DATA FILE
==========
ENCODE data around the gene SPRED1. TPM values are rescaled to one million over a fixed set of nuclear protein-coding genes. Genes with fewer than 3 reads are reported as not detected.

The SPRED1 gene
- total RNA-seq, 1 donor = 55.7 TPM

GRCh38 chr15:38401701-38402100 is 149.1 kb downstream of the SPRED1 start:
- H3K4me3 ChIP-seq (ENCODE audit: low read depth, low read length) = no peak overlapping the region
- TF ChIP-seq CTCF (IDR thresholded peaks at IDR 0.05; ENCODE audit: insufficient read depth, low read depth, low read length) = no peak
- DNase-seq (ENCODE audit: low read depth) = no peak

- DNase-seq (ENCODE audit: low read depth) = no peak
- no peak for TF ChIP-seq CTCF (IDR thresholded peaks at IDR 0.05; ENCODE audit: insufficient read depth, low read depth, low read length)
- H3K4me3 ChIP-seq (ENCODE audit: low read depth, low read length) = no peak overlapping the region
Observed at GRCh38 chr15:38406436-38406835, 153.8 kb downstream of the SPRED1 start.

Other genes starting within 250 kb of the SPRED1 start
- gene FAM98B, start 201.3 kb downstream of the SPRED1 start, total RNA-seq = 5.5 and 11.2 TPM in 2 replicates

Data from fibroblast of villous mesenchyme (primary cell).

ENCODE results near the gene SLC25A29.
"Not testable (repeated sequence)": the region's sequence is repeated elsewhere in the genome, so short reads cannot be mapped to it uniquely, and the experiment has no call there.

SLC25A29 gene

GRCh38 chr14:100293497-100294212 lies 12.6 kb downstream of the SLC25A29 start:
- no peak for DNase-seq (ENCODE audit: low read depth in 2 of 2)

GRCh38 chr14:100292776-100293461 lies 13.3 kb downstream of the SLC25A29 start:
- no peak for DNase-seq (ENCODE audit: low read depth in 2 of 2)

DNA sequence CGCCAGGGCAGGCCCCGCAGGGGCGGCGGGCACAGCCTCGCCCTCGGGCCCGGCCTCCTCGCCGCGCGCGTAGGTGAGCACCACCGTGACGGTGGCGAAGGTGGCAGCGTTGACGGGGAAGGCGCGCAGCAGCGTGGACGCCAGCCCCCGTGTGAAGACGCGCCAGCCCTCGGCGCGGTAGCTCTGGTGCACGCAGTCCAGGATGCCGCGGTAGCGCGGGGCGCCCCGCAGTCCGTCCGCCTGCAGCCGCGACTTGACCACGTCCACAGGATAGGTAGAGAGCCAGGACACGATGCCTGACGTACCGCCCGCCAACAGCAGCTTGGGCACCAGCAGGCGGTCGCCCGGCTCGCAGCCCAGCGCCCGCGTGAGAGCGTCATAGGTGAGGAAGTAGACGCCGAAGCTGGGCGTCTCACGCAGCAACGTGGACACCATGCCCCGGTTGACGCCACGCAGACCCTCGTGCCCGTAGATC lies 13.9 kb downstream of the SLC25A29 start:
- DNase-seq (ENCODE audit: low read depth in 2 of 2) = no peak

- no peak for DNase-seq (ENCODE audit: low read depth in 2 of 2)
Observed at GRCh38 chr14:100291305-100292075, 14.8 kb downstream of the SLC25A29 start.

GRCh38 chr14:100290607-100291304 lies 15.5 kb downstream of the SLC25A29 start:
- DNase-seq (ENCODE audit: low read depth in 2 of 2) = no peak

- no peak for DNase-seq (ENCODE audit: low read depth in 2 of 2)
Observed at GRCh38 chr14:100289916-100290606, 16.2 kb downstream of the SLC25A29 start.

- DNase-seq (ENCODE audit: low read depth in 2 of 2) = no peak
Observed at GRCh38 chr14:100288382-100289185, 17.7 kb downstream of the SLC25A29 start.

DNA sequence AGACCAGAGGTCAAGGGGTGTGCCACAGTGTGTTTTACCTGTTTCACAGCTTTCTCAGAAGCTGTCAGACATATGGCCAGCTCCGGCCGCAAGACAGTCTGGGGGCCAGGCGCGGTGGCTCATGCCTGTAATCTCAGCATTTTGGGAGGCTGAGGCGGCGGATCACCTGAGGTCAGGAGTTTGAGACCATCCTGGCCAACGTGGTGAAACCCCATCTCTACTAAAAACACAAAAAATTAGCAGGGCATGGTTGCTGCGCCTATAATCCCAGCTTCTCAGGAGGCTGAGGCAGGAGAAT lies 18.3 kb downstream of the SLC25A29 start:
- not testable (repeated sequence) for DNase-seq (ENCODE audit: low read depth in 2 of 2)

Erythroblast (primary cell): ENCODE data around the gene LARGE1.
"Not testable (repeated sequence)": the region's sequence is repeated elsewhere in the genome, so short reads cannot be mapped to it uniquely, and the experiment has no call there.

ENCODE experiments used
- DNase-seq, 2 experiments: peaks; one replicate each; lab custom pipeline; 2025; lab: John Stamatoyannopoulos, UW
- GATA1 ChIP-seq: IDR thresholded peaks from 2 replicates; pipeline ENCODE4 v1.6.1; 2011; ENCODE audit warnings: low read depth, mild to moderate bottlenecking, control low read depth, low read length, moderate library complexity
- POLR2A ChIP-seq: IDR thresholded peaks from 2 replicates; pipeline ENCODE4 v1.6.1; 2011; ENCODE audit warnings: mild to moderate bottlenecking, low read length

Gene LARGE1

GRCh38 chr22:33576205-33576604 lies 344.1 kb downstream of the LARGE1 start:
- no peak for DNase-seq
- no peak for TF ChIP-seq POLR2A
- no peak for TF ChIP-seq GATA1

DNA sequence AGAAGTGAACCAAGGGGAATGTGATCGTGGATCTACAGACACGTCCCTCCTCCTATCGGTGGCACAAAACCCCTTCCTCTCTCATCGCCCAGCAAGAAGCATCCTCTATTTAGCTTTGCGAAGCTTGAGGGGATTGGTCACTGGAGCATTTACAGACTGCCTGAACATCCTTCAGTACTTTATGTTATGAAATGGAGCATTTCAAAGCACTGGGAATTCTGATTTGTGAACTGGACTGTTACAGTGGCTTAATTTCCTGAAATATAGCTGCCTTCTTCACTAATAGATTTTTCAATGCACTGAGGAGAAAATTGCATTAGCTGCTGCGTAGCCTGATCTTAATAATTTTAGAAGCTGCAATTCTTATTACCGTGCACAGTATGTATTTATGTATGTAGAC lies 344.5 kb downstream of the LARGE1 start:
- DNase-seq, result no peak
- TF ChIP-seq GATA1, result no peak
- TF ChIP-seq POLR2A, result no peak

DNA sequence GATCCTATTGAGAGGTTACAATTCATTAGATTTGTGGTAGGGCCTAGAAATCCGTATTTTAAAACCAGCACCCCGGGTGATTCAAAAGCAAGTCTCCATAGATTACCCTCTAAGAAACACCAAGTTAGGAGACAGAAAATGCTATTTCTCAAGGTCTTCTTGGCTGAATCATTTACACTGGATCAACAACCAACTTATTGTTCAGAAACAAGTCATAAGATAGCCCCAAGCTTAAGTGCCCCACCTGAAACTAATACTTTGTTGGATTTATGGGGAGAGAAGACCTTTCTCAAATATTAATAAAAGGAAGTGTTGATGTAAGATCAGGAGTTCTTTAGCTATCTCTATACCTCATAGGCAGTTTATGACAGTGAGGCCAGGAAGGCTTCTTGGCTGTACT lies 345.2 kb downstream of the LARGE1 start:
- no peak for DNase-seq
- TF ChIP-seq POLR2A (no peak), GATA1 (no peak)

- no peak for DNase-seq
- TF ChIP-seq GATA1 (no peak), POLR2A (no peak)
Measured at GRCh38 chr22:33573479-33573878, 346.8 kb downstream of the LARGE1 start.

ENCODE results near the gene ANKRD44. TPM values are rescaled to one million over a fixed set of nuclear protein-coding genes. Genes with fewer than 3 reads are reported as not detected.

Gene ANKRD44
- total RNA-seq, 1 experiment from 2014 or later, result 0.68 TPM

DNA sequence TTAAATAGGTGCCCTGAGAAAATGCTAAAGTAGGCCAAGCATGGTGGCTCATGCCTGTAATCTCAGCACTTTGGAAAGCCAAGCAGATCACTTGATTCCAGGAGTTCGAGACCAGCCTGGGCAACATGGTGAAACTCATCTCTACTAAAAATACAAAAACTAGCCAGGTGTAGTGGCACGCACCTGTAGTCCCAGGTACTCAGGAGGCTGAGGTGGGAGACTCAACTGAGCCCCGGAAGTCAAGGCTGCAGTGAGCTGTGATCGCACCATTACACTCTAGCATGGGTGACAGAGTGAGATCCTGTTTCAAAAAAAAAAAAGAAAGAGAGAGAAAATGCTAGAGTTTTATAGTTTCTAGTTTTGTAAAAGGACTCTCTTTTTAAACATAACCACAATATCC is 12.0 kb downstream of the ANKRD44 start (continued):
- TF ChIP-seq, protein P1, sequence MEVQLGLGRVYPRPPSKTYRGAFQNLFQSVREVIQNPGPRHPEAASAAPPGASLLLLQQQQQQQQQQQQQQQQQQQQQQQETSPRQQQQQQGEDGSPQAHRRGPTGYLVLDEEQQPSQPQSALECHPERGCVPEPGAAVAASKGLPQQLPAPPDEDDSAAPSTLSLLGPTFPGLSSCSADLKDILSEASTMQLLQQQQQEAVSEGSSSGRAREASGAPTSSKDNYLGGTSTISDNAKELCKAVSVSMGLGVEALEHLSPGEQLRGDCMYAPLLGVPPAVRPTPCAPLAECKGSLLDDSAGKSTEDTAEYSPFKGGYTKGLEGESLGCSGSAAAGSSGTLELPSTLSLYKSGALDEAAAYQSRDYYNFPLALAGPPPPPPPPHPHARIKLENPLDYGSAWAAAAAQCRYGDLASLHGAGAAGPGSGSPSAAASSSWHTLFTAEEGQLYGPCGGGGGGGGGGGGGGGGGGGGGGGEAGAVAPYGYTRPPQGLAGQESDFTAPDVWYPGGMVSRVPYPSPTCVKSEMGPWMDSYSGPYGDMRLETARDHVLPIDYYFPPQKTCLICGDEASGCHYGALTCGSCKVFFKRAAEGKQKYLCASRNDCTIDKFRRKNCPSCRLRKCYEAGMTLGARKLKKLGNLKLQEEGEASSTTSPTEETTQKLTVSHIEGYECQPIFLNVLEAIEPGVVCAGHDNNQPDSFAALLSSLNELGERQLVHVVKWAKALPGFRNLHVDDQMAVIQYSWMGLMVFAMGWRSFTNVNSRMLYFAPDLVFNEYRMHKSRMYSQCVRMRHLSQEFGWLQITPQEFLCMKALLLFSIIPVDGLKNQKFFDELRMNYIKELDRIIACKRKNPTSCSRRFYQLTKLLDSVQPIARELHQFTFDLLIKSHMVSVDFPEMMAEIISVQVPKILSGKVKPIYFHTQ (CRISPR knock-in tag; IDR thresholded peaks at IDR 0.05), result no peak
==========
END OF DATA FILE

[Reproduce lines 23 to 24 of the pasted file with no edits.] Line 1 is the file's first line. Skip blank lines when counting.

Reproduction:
- DNase-seq (ENCODE audit: low read depth in 2 of 2) = no peak

- no peak for DNase-seq (ENCODE audit: low read depth in 2 of 2)